6. Turn-based and real-time should be seen as opposite ends of a continuum that includes a variety of ways to structure game flow, not as the only two possibilities.
7. Multiplayer is better than single-player, whether coop or competitive.
8. Player roles being unequal in multiplayer is interesting.
9. Point-based or customizable systems are often better than class-based systems.
10. Mechanics that require quick reflexes and fine motor skills are to be encouraged. Almost any mechanic can be “skilled” by adding a reflex component to it, or made more difficult by increasing the complexity of the motor task.
11. It is possible to reward players for everything they do, and to reward them proportionately to the skill, time, and effort required.
12. Experimentation with placement, movement, and reaction of the camera. Third-person and first-person have been done before. Find alternate persepectives, use the camera as a game mechanic that must be mastered and controlled, don’t be afraid to frame aesthetically (steal from film).
13. The controller is always to be considered when designing a video game. The feel of the controller, the ways its inputs can be manipulated and combined to control action, and the limitations of the fingers and hands holding it are all important. Custom controllers and motion controls can be used in non-gimmicky fashion. Whole games can be created or genres improved upon simply by asking questions about the accepted methods for using controllers (or the creation of new controllers). Playing games is a bodily experience, pay attention to your body.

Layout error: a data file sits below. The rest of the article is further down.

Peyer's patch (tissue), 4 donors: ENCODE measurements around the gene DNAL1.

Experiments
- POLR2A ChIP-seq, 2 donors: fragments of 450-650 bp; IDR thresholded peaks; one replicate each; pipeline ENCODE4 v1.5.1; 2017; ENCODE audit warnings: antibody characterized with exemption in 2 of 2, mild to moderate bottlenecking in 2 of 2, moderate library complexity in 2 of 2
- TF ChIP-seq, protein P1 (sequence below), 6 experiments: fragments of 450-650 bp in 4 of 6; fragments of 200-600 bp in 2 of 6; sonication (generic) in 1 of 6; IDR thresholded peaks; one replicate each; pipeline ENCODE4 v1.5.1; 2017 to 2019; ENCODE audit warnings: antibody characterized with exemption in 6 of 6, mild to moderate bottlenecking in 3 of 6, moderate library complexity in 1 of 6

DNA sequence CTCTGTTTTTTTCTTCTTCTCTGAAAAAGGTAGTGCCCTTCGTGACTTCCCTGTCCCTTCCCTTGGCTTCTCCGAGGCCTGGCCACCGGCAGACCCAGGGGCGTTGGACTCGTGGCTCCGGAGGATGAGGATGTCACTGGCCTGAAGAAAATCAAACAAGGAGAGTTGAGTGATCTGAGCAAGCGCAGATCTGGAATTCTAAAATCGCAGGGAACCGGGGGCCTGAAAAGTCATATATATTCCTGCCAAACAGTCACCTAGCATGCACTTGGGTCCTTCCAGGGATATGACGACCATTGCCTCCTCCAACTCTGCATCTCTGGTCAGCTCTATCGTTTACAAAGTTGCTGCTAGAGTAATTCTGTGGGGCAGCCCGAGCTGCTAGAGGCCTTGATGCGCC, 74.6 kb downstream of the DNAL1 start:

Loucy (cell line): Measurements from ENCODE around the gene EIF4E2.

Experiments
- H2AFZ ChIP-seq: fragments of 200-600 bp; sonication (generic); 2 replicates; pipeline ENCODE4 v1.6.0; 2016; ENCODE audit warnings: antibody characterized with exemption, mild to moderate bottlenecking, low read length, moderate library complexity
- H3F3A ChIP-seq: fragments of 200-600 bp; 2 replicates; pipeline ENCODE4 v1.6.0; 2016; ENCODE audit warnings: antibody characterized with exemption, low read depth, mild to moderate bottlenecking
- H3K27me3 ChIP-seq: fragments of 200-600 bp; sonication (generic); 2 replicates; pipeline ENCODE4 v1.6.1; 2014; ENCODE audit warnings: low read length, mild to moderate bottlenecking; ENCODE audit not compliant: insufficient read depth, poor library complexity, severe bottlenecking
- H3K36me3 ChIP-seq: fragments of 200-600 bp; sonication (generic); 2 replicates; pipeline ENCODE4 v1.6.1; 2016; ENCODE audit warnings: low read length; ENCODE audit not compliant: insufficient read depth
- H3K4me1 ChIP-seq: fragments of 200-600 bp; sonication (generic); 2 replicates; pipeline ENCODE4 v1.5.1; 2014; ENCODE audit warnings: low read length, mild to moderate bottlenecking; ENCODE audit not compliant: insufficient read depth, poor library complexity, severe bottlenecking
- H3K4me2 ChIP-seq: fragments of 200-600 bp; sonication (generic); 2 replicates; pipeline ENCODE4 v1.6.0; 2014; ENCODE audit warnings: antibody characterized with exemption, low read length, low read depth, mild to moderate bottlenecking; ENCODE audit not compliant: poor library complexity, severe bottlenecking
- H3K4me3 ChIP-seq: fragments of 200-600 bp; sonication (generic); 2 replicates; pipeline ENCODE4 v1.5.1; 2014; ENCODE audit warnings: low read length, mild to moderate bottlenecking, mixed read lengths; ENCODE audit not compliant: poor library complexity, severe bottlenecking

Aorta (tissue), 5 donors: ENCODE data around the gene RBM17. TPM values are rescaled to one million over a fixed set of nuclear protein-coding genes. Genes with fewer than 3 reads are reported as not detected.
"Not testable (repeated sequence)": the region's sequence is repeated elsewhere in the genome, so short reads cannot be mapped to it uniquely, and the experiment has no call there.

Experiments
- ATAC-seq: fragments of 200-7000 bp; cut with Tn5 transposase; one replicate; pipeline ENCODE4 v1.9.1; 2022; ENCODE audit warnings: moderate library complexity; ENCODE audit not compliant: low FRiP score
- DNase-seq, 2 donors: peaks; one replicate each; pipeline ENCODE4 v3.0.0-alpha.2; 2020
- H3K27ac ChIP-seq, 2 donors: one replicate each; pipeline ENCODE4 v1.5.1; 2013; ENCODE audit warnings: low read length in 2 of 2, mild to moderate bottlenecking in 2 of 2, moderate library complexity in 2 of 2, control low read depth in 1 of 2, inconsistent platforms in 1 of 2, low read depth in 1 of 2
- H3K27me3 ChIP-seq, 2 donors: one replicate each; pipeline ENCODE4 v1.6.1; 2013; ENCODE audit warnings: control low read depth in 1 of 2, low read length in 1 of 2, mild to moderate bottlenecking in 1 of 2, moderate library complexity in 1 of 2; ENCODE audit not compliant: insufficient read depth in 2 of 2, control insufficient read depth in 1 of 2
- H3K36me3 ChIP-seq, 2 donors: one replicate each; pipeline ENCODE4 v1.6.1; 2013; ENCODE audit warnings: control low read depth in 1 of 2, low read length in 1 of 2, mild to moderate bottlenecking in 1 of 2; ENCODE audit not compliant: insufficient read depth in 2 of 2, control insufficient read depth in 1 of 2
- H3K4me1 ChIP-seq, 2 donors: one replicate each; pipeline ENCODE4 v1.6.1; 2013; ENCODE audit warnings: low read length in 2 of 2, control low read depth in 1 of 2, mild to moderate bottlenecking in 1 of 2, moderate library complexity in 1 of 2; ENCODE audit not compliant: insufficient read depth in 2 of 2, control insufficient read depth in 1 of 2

14. Mouse and keyboard are great. Console controllers are equally great. Both have their advantages in certain genres and for controlling certain types of action.
15. Immersion is bullshit. Strong world design is not.
16. The try-fail-load cycle can and must be innovated upon. Alternate ways of dealing with success and failure must be found.
17. Game length should be a function of difficulty and complexity; exploring the possibility space of a complex system requires more time than a simple one. The ideal game ends just when the player is tiring of the mechanics.
18. Some games are deep enough to be played for a lifetime. Most of these games are multiplayer because of the added depth created by human interaction.
19. Always do play research. If you’re working in a clear-cut genre, become familiar enough with the competition that you can see where to improve upon it or diverge from it. If you think you have an innovative mechanic, do thorough research of game history to make sure it doesn’t already exist (if it does, can it be improved?) If no precedents are found, try to identify broadly similar types (tactical, strategy, action, puzzle, action-puzzle, etc.) of games or mechanics.
20. Design must be iterative, but iterating must happen on a clearly established core concept to be effective.
21. Strike a balance between design by committee and a design dictatorship, leaning in the direction that makes the most sense for your team.